18 April: According to reports, Sierra Rutile may reopen in early 1997. The mine was forced to close in January 1995 when it was overrun by rebels of the Revolutionary United Front. In 1994, Sierra Rutile produced 144,000 tons, a quarter of the world's output. In 1993, rutile accounted for 57% of Sierra Leone's mineral export earnings, which totaled $108 million. It has been estimated that it will take $60-80 million to replace damaged equipment. The reopening of the mines is considered vital to Sierra Leone's economy, and they are currently being protected by the South African mercenary force Executive Outcomes.

The United Nations sent James Jonah to Monrovia Thursday to assist with the peace negotiations. He joins the ECOWAS mediation group led by Captain Kojo Tsikata, a member of Ghana's Council of State.

17 April: A five member West African peacekeeping team left Freetown for Monrovia to try to secure a Liberian ceasefire. The team, which represents the nine-member Economic Community of West African States (ECOWAS), left Freetown on a U.S. military helicopter.

12 April: James Jonah, Sierra Leone's new United Nations representative, has been made U.N. special envoy to Liberia. Jonah had been in New York to lobby the U.N. for increased aid to Sierra Leone. He will now return to Freetown Friday to discuss the new position with President Ahmad Tejan Kabbah, and then travel to Liberia to meet with leaders of the various Liberian factions. "(I will) share with them our experience in Sierra Leone and encourage them to have faith in their people, who have been kept out of the peace process." He added that it would be difficult to envisage peace in Sierra Leone if the turmoil in Liberia continues.

A unit of 150 American soldiers have arrived in Freetown from U.S. Southern European Task Force in Italy. They join hundreds of U.S. troops already involved in the evacuation of foreigners from war-torn Monrovia. An unspecified number of MH-47 helicopters is being flown to Freetown by military transport, to add to the five MH-53 helicopters already flying night evacuation missions to Monrovia.

9 April: The United States has positioned five military helicopters in Freetown in order to evacuate Americans and other foreigners from Monrovia after four days of fighting there. Those evacuated will be immediately sent on to Dakar, Senegal. Evacuation of other foreigners will be considered on a case-by-case basis, but a British Foreign Office spokesman said that if the Americans evacuate, they will take the British with them.

4 April: The Paris Club of creditor nations has agreed to provide debt relief for Sierra Leone, now that the country has reached agreement with the International Monetary Fund (IMF) on economic reform. The agreement implemented the Naples Terms, which apply to the poorest and most indebted countries. Creditor countries have agreed to provide debt relief of up to 67 percent. The Club said that each creditor country, on a voluntary basis, could also undertake other forms of debt relief, including swaps of debt for nature, debt for aid, debt for equity, or other local currency swaps.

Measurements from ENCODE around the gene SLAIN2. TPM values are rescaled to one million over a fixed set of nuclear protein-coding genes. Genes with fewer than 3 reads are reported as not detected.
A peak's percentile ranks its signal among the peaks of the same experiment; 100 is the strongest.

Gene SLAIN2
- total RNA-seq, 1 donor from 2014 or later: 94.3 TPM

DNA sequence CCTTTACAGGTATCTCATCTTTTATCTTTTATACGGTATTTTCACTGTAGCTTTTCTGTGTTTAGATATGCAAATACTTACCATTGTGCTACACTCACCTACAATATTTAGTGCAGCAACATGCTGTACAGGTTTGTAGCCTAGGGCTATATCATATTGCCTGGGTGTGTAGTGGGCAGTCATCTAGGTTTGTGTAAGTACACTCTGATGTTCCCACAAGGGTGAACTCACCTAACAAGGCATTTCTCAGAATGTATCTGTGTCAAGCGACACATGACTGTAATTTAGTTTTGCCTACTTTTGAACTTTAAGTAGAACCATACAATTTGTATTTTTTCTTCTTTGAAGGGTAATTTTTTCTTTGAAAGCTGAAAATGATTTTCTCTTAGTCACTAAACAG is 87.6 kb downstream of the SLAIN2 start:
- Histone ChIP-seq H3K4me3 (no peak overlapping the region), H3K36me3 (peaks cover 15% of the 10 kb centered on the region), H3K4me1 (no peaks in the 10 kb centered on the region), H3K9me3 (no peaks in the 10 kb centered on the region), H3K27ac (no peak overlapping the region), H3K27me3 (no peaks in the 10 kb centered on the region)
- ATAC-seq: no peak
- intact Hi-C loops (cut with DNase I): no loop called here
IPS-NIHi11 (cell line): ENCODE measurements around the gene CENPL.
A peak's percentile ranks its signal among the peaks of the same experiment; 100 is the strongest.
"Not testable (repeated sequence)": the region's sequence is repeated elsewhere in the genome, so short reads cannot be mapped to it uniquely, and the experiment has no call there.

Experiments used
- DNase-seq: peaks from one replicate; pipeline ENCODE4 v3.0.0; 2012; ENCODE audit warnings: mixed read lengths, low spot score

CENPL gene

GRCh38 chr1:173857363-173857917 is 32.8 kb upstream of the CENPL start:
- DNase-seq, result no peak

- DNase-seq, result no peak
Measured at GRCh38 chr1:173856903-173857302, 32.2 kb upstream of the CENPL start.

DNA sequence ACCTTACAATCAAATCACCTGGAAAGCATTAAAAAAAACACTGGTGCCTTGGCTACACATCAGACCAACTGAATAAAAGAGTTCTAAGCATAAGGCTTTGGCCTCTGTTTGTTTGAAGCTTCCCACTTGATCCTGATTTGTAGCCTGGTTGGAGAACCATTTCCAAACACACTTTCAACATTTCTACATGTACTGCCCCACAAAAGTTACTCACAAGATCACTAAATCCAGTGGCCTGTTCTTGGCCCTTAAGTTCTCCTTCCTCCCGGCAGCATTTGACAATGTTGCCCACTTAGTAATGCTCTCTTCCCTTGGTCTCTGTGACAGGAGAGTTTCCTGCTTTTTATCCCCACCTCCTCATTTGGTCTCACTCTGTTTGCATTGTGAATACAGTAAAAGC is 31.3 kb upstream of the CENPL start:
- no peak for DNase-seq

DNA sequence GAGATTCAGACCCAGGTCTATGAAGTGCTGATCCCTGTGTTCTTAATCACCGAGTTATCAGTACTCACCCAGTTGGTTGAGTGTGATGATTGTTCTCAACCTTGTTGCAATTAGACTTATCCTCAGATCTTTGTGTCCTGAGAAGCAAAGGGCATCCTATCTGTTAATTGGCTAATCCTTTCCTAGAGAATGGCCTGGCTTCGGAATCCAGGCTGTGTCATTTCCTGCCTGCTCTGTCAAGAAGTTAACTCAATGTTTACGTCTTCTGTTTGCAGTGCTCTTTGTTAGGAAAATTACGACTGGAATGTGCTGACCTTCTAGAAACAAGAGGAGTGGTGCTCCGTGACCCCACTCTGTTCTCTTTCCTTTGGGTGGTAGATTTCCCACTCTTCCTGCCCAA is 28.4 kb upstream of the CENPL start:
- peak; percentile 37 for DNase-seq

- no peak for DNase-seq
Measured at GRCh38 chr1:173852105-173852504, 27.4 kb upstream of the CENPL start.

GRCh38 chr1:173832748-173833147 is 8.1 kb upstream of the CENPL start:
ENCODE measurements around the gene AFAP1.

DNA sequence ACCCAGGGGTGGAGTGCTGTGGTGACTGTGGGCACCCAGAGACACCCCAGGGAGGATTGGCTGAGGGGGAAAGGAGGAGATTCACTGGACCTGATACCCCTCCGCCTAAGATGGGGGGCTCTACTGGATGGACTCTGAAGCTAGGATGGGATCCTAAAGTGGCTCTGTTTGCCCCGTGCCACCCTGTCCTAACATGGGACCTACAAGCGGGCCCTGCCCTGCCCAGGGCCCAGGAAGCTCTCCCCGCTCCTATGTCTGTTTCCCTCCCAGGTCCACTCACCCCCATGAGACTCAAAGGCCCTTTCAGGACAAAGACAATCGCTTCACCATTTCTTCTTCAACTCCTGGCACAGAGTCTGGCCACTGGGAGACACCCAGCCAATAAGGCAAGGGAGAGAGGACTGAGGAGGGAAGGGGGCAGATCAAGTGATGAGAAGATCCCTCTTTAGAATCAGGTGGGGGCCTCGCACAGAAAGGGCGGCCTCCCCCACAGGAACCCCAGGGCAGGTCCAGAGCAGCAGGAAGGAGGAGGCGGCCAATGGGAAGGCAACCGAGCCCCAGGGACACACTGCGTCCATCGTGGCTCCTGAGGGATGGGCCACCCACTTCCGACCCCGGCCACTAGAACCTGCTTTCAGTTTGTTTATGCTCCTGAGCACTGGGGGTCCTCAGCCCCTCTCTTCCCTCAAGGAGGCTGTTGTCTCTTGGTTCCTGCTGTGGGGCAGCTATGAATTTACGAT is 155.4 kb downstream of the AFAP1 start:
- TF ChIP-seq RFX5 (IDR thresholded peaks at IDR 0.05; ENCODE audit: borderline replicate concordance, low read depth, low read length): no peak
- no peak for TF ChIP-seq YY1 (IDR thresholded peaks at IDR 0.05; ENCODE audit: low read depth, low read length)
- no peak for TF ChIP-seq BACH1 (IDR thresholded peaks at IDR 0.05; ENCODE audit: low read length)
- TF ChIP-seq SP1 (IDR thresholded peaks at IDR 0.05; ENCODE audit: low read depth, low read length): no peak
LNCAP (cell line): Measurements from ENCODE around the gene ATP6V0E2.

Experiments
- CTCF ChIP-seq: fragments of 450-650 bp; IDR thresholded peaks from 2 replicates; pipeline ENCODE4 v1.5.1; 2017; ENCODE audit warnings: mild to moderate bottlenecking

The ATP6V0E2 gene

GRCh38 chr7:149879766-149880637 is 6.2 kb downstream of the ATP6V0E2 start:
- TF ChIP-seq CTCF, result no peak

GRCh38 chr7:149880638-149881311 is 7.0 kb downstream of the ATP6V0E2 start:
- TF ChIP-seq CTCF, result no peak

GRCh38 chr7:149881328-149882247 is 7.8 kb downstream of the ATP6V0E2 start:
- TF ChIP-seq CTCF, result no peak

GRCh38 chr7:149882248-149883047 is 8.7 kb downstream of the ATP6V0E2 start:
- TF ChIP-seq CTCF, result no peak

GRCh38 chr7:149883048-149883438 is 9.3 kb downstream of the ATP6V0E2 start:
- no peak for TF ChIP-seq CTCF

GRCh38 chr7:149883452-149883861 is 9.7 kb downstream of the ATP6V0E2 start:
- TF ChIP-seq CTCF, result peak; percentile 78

3 April: President Ahmad Tejan Kabbah has submitted a coalition government to parliament which includes representatives of its various parties. Of the 24 names put forward, 9 are members of parliament and will have to resign their seats if approved. Most of the proposed new ministers are technocrats, and few are well-known politically.

2 April: President Ahmad Tejan Kabbah has released 66 rebels suspects in a gesture of national reconciliation. Some of the suspects, including some women, have been held for more than a year at Pademba Road Prison. Kabbah also has lifted house arrest orders against former vice president Joseph Duada, former junior foreign minister Burkia Jabbee and former environment minister Leonard Fofana. The three were first jailed after the 1992 coup, and have continued to be under house arrest for about two years.

RUF spokesman Fayia Musa has said that Foday Sankoh will start a West African tour Wednesday to put his case to leaders in the region. His first stop will be Ghana. "We are convinced that some people oppose him because they don't know what is happening. He just has to give everybody a chance to hear him," Musa said.

1 April: President Ahmad Tejan Kabbah swore in his deputy, Albert Demby, on Monday. Demby is also second-ranking member of the Sierra Leone People's Party. A spokesman said that Tejan Kabbah would release a ministerial list shortly. Around Freetown, military roadblocks have disappeared and the army is keeping a low profile. Ministers appointed by Bio in January have turned their departments over to permanent secretaries. Resettlement of homeless people began the day after Tejan Kabbah was sworn in, with 7,000 persons being moved from the worst of the refugee camps.

Mediators have announced that President Ahmad Tejan Kabbah will meet with Foday Sankoh on April 15th. The talks will take place in Yamoussoukro, Ivory Coast.